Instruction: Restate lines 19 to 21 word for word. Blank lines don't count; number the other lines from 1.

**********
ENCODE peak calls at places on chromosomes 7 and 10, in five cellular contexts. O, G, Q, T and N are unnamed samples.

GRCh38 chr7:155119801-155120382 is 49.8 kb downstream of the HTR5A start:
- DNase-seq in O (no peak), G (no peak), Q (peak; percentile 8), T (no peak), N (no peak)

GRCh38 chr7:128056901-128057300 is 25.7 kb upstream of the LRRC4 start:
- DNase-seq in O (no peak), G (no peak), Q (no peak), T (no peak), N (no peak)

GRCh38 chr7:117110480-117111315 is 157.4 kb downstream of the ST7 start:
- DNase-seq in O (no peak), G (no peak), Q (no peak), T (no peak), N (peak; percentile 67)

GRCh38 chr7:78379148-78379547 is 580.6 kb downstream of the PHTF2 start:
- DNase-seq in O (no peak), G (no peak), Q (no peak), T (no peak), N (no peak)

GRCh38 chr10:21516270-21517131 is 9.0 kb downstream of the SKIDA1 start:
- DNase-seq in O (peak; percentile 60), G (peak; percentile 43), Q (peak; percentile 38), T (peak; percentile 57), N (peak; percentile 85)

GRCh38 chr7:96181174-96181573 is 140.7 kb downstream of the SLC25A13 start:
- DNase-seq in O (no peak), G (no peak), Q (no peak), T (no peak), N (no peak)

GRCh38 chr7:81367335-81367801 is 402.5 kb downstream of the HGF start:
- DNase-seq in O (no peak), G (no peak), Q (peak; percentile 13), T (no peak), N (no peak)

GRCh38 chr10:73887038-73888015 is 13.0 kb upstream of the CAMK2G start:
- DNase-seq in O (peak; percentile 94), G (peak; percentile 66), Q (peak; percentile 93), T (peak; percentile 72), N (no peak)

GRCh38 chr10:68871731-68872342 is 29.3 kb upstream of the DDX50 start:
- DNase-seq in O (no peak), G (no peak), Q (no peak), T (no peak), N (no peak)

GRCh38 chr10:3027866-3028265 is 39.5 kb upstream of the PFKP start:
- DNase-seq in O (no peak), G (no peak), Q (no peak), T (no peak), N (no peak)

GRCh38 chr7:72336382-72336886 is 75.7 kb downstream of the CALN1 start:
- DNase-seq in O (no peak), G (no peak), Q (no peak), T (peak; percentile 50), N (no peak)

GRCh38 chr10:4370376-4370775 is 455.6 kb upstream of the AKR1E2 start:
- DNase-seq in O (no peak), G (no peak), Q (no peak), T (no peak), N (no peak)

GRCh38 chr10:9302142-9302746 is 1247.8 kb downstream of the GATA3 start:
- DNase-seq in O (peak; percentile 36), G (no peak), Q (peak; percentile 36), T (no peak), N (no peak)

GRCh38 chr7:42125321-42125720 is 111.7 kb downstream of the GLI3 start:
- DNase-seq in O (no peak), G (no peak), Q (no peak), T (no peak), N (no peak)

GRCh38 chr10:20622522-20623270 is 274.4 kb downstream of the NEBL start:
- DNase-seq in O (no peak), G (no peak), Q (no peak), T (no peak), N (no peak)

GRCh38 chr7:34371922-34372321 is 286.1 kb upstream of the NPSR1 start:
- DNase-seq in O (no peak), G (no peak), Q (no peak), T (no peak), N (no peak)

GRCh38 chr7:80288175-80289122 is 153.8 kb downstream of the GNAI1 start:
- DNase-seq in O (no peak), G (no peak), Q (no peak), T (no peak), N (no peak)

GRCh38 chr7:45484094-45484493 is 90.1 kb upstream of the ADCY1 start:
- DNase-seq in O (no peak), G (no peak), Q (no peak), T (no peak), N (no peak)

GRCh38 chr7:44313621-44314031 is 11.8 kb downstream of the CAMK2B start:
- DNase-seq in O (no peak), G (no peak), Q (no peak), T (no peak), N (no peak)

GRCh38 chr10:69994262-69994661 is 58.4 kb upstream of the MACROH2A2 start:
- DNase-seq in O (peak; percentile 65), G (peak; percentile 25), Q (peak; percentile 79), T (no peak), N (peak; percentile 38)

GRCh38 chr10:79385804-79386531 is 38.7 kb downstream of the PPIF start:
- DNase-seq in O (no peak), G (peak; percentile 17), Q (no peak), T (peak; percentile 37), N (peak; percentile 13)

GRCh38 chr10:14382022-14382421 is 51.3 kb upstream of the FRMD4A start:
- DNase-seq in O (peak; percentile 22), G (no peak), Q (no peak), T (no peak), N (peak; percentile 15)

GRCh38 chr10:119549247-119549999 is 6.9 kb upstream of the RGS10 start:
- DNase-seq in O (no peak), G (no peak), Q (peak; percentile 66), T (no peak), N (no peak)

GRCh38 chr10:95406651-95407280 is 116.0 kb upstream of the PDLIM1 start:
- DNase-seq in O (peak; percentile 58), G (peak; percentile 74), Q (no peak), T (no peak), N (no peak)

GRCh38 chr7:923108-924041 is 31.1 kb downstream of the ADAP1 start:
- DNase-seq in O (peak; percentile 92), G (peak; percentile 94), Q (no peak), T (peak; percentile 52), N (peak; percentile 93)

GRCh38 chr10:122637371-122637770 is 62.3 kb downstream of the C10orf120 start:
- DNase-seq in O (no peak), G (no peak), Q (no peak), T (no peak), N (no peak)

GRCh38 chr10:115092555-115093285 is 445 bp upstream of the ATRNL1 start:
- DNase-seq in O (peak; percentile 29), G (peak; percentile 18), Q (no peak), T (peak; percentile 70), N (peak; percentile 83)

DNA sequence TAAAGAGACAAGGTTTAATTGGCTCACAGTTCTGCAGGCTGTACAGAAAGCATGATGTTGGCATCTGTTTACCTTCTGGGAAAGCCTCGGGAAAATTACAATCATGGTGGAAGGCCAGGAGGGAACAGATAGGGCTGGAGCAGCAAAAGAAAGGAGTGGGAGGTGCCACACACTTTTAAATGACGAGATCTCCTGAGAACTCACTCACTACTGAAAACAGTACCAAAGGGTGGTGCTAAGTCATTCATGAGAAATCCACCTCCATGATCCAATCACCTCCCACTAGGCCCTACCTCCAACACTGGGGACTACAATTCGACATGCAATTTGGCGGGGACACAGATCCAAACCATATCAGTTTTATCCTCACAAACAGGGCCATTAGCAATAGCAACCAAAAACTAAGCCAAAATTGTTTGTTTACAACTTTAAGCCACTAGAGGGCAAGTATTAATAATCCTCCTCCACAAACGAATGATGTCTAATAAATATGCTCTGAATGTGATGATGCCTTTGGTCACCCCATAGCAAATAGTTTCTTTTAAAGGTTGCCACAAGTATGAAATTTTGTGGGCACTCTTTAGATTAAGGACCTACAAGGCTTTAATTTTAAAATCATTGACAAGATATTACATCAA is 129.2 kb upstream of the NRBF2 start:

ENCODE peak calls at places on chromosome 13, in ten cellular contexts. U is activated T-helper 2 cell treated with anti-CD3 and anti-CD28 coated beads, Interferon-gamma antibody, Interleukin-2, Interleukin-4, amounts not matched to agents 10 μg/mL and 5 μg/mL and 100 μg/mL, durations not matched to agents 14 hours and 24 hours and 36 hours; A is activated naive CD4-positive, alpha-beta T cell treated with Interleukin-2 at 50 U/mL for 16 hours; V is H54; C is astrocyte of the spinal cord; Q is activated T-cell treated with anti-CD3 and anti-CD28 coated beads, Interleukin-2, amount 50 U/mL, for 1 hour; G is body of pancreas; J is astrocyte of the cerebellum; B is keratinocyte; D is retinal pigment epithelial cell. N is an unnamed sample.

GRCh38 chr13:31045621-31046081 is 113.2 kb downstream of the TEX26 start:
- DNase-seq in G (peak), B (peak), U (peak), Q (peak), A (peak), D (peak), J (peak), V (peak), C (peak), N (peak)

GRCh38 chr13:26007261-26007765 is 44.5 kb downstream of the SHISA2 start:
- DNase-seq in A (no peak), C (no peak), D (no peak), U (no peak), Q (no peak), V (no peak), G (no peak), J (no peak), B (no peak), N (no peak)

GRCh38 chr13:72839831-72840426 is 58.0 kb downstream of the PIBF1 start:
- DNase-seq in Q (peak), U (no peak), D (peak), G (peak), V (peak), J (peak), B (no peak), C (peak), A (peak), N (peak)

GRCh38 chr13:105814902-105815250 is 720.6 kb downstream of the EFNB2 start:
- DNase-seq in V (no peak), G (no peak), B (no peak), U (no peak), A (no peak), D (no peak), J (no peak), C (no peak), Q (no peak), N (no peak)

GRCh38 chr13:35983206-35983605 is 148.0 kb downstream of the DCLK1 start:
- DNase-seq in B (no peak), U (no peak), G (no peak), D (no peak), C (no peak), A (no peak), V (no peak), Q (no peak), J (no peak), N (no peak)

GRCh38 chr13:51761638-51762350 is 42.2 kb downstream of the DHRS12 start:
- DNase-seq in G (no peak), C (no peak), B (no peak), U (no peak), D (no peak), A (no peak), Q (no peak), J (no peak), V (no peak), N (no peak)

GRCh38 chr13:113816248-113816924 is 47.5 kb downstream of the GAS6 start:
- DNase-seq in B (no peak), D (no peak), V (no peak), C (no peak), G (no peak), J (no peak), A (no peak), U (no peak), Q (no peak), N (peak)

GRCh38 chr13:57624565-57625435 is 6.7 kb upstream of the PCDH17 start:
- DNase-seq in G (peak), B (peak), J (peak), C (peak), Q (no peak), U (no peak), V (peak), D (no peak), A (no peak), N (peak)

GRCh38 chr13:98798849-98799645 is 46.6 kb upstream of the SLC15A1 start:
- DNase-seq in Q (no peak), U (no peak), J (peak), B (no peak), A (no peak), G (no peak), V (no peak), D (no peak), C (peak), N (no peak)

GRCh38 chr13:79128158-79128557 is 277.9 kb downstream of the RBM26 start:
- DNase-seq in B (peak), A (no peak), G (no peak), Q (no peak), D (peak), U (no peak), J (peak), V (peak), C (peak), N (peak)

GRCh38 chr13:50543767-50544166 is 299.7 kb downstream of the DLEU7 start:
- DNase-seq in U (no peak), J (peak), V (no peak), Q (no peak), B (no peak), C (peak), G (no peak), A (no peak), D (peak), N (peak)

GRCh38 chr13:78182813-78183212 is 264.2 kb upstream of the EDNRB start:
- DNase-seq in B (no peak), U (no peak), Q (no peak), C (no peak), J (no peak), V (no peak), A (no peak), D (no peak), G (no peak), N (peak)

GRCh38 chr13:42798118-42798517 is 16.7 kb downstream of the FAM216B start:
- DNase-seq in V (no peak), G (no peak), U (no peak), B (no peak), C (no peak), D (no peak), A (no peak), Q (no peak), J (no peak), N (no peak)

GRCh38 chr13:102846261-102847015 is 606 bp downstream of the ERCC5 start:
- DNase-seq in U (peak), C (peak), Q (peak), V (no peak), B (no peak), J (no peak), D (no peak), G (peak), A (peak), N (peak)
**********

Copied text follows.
- DNase-seq in O (no peak), G (no peak), Q (no peak), T (no peak), N (no peak)

GRCh38 chr10:3027866-3028265 is 39.5 kb upstream of the PFKP start:
- DNase-seq in O (no peak), G (no peak), Q (no peak), T (no peak), N (no peak)